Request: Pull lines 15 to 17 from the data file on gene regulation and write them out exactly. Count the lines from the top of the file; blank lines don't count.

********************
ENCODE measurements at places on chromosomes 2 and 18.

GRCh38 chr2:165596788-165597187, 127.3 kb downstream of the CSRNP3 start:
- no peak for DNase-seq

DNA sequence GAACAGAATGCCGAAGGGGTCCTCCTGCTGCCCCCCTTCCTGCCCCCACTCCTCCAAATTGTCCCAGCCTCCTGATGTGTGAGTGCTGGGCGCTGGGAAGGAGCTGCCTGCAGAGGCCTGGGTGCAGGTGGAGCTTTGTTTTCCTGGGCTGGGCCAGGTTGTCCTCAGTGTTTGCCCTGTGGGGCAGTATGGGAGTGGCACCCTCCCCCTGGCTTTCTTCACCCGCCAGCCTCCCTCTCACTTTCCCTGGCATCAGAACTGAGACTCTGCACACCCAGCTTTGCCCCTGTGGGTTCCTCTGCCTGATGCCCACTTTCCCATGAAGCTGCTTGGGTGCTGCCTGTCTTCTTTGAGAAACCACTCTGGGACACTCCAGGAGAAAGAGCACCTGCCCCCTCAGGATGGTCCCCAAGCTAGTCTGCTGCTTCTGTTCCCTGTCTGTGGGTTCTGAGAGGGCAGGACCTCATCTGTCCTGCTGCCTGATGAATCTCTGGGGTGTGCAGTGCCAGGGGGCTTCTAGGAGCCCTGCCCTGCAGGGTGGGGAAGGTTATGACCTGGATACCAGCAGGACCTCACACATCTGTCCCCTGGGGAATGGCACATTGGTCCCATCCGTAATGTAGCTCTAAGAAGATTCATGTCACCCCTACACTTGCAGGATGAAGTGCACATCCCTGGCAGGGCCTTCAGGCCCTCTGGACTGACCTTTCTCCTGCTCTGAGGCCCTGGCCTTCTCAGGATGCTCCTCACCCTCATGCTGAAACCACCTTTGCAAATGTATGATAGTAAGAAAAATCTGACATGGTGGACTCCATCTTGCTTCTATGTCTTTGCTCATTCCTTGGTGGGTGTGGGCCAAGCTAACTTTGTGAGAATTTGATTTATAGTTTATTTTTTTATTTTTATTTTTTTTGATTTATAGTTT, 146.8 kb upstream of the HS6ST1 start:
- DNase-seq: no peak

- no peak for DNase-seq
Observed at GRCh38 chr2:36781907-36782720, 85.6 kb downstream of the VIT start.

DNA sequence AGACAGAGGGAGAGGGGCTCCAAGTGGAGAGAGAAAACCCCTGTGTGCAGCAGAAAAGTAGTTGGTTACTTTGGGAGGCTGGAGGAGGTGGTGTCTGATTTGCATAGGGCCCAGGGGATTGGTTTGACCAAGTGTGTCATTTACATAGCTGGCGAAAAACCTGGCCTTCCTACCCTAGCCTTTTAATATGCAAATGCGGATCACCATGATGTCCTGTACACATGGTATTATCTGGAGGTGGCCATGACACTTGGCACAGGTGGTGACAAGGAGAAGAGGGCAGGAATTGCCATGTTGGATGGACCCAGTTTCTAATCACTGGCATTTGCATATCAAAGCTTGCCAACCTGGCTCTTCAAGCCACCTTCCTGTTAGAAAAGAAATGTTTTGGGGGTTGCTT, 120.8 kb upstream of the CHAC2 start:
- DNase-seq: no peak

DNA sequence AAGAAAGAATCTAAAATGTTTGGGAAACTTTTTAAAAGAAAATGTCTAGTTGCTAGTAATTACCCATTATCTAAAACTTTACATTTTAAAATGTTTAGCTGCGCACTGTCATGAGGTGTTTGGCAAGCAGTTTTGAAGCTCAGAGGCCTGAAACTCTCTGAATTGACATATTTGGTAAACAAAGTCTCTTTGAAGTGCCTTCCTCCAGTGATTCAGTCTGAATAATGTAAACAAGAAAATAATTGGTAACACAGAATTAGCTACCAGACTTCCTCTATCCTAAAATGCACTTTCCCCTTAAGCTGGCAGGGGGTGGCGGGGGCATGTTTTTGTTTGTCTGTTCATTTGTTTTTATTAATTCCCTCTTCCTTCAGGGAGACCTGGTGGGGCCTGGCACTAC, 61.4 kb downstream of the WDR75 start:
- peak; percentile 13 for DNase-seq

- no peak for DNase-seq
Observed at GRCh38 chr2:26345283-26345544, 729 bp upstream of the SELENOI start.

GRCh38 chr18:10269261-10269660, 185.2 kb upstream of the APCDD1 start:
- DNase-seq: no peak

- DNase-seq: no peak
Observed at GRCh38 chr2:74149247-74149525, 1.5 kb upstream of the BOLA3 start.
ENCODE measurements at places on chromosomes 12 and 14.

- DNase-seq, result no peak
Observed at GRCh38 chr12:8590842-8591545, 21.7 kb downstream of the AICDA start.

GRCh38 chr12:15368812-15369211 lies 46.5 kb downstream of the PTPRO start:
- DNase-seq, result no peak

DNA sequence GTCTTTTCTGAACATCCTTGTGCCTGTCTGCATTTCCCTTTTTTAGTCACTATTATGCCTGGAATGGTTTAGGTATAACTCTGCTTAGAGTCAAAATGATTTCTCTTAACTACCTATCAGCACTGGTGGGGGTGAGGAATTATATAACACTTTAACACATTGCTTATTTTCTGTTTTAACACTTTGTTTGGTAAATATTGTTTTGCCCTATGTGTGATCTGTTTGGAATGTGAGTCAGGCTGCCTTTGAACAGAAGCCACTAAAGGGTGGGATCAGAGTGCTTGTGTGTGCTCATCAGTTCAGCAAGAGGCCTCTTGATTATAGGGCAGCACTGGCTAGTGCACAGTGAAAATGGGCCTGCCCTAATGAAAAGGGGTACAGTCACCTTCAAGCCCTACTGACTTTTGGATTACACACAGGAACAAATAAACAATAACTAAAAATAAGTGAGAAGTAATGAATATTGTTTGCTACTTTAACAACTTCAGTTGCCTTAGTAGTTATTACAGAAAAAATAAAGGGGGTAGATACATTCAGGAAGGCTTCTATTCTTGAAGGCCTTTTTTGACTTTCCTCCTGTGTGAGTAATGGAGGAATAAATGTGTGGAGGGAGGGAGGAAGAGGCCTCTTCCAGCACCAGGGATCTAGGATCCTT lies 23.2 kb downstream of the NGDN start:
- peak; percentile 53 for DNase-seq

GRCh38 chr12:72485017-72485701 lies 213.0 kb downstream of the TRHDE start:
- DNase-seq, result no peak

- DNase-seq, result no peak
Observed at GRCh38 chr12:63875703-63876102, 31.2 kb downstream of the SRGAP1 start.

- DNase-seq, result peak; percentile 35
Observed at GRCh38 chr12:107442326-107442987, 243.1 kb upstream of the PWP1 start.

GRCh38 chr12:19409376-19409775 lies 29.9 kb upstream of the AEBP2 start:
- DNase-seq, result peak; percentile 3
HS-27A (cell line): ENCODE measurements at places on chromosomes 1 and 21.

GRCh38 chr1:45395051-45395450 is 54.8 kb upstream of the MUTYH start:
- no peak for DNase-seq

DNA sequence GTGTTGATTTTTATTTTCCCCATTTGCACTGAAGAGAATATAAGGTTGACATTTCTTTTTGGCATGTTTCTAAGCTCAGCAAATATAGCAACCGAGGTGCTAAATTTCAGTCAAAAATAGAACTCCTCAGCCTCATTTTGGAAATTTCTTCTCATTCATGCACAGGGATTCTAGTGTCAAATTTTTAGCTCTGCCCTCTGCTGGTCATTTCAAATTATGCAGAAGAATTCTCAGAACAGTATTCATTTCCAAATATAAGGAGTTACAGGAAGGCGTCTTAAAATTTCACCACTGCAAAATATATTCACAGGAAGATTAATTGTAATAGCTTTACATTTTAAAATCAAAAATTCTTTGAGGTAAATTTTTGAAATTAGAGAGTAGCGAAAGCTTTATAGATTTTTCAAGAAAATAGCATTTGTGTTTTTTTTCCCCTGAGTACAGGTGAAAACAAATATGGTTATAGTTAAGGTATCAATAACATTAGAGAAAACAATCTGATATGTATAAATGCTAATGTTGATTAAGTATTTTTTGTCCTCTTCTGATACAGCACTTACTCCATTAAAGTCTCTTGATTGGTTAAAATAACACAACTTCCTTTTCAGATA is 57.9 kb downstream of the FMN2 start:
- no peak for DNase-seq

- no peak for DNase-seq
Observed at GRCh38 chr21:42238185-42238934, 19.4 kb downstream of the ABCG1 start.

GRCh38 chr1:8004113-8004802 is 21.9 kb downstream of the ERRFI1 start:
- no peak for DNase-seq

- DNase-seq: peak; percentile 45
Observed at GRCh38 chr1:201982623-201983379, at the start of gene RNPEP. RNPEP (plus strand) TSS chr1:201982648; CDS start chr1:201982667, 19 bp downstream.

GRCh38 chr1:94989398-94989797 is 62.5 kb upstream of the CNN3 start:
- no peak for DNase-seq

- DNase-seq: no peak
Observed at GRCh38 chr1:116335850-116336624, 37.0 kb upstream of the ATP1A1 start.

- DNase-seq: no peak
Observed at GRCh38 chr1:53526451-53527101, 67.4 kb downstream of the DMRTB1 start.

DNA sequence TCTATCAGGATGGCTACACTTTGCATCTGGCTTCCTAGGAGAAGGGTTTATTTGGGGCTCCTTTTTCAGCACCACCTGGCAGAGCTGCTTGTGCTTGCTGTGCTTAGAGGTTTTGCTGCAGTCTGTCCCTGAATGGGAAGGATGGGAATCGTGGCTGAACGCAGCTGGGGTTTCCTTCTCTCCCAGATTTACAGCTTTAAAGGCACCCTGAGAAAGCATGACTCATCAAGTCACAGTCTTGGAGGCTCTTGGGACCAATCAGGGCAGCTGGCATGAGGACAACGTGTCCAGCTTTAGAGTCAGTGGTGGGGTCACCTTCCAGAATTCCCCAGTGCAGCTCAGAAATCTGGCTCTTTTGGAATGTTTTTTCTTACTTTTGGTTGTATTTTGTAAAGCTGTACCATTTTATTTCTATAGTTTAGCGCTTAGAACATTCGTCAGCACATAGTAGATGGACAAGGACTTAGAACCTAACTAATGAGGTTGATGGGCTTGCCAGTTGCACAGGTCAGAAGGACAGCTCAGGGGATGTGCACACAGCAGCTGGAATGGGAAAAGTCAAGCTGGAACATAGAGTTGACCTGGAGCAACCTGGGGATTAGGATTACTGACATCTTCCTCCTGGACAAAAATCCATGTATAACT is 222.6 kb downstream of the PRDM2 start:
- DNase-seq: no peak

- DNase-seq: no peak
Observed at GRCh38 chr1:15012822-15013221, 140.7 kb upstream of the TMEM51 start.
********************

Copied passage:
- DNase-seq: no peak

- DNase-seq: no peak
Observed at GRCh38 chr2:74149247-74149525, 1.5 kb upstream of the BOLA3 start.